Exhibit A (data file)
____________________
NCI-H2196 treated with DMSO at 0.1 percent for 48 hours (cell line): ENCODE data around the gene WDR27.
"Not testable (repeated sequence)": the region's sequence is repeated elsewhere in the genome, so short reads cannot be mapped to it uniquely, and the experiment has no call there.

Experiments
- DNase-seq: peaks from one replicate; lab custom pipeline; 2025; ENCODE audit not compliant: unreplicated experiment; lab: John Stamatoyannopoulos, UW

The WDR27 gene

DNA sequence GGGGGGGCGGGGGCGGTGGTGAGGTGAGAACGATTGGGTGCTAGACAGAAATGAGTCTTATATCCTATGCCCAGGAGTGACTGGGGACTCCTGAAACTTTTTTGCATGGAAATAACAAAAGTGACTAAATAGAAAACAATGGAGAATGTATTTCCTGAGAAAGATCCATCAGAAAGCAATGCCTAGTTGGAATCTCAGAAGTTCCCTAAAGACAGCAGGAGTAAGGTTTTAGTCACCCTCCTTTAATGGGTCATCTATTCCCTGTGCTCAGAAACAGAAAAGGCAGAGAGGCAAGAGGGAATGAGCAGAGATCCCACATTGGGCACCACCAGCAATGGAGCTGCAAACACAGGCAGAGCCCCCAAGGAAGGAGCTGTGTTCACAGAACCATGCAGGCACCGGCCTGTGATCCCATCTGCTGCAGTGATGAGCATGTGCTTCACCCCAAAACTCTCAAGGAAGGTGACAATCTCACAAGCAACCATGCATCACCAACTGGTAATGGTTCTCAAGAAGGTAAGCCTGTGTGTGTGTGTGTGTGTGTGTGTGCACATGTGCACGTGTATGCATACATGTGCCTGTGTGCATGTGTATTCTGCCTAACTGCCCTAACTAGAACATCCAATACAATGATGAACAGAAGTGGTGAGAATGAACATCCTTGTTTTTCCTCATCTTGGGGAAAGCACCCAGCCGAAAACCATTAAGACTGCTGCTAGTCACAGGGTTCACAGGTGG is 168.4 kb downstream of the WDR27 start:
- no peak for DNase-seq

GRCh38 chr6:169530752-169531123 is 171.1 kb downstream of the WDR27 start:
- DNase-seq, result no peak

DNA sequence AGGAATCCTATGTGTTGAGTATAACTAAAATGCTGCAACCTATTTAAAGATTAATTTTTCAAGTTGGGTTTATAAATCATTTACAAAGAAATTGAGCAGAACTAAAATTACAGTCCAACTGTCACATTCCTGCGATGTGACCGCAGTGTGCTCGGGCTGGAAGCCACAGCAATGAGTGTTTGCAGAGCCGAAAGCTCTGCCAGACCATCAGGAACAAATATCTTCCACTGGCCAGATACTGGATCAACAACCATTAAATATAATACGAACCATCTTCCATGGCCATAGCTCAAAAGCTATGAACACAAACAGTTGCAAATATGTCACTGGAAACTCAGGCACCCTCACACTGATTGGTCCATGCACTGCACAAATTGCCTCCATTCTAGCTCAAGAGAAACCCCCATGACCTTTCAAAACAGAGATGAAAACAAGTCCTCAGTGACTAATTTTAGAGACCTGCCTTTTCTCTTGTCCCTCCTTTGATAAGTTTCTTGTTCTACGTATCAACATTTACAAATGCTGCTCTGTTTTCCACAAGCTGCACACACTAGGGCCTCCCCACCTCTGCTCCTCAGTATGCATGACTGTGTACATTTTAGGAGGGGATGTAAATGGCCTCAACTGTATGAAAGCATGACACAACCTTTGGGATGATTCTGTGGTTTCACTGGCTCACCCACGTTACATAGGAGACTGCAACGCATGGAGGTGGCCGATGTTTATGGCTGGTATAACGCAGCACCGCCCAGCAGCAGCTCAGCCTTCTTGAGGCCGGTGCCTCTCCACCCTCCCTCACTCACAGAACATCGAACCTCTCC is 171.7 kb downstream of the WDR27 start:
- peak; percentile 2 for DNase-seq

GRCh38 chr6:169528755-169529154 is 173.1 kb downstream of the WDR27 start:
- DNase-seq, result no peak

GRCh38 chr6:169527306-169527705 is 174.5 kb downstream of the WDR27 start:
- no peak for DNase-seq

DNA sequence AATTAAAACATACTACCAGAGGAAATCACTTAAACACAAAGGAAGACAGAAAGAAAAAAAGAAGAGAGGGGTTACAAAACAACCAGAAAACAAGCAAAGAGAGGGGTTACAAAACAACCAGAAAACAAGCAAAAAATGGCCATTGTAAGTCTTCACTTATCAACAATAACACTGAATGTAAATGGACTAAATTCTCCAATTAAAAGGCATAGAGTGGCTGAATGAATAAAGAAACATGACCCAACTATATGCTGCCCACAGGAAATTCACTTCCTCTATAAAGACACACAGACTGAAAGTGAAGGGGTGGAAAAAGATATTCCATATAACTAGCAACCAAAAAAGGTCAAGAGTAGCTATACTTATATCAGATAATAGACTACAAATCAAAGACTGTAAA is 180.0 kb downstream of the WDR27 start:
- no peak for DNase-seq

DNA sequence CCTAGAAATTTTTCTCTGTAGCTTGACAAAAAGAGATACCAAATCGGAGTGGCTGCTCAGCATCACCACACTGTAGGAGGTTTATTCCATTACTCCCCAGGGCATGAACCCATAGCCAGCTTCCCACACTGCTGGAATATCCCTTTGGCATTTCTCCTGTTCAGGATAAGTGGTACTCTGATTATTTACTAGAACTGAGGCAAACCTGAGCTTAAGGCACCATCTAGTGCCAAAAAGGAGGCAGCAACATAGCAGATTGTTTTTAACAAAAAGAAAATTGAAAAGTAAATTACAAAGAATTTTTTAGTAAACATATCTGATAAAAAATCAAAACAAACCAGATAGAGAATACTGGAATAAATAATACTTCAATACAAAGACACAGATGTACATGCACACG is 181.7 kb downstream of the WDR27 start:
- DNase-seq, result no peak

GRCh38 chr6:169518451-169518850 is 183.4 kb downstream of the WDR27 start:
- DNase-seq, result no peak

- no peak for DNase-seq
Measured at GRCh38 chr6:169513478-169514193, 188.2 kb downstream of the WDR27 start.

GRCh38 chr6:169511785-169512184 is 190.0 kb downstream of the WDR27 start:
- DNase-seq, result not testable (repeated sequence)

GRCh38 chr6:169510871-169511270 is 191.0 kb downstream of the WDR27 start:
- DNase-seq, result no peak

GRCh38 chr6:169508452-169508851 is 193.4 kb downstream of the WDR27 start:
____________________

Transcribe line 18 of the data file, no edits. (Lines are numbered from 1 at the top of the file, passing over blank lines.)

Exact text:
DNA sequence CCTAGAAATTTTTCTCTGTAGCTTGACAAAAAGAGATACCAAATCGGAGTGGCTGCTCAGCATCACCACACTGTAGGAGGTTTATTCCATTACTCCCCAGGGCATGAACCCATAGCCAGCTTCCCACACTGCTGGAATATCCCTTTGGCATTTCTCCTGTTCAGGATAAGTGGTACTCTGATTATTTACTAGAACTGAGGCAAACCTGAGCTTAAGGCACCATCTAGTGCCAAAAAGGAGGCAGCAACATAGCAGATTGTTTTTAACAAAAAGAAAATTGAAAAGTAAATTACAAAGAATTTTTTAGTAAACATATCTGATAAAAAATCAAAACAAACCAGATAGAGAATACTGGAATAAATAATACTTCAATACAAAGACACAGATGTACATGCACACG is 181.7 kb downstream of the WDR27 start: